By Michael D’Abramo
You may have heard that Under Armour CEO Kevin Plank said, of President Trump: “To have such a pro-business president is something that is a real asset for the country. People can really grab that opportunity.” Obviously, this comment can have an impact on the Under Armour brand. We’ve seen protests and boycotts around brands affiliated with President Trump. Take Shopify’s CEO back-breaking defense of its decision to service product from Breitbart, the right-wing news service.
But what if it isn’t protesters? What if it is other ‘brands’? Three Under Armour spokespeople have come out to speak against the CEO who effectively pays them.
- Actor Dwayne “the Rock” Johnson: “His words were divisive and lacking in perspective. Inadvertently creating a situation where the personal political opinions of Under Armor’s partners and its employees were overshadowed by the comments of its CEO.”
- Ballet dancer Misty Copeland: “I strongly disagree with Kevin Plank’s recent comments in support of Trump as recently reported… I’ve never backed away from speaking openly about is the importance of diversity and inclusion. It is imperative to me that my partners and sponsors share this belief.”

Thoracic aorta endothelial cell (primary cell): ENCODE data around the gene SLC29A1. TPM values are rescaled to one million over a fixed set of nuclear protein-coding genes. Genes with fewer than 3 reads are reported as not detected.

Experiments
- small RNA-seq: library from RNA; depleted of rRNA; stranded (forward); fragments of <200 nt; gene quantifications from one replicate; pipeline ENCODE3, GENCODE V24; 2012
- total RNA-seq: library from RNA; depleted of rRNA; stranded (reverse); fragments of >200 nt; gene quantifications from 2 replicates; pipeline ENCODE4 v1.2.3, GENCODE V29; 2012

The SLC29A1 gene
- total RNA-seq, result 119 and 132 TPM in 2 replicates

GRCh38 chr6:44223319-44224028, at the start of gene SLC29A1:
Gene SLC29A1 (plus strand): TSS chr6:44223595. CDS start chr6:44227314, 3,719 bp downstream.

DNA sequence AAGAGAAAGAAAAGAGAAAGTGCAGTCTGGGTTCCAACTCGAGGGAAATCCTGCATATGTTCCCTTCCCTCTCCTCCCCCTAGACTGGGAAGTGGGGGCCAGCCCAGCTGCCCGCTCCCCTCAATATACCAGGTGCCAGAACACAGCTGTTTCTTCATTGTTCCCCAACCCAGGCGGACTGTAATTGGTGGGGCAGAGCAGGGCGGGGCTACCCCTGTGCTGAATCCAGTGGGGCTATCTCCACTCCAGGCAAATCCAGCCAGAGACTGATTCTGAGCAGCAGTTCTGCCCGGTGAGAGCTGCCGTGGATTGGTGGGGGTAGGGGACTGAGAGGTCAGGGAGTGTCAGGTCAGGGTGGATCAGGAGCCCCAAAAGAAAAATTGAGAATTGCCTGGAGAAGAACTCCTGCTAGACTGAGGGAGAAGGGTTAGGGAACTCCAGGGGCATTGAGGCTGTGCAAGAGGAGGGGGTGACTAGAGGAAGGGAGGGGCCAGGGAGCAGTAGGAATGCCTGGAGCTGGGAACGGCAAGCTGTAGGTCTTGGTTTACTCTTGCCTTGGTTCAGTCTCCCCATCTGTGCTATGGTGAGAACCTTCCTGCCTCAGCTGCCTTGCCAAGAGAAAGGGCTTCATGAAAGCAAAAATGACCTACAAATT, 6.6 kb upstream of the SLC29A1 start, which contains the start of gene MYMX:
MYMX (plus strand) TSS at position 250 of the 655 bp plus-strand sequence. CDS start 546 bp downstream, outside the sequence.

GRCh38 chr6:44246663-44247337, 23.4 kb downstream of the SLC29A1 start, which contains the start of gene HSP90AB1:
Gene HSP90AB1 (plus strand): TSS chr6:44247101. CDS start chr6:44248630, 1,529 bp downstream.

- NBA Superstar Steph Curry: Referring to Plank’s description of Trump as an “asset,” NBA star and Under Armour-sponsored athlete Steph Curry said: “I agree with that description, if you remove the ‘et.'”
These spokespeople are making it clear where they stand so their personal brand is not tarnished by associating with a brand that is associated with the President.
The attack from within has caused a new problem for Under Armour: A loss of confidence on Wall Street. Susquehanna’s Sam Poser downgraded the stock, cutting his price target from $24 down to $14. His reason, it is “nearly impossible to effectively build a cool urban lifestyle brand in the foreseeable future.” Johnson, Copeland and Curry were seen as gateways to ‘cool urban lifestyle’ for Under Armour. Now these people are just protecting their brands, at the potential expense of their ‘employer’.
It will be interesting to see how Mr. Plank responds.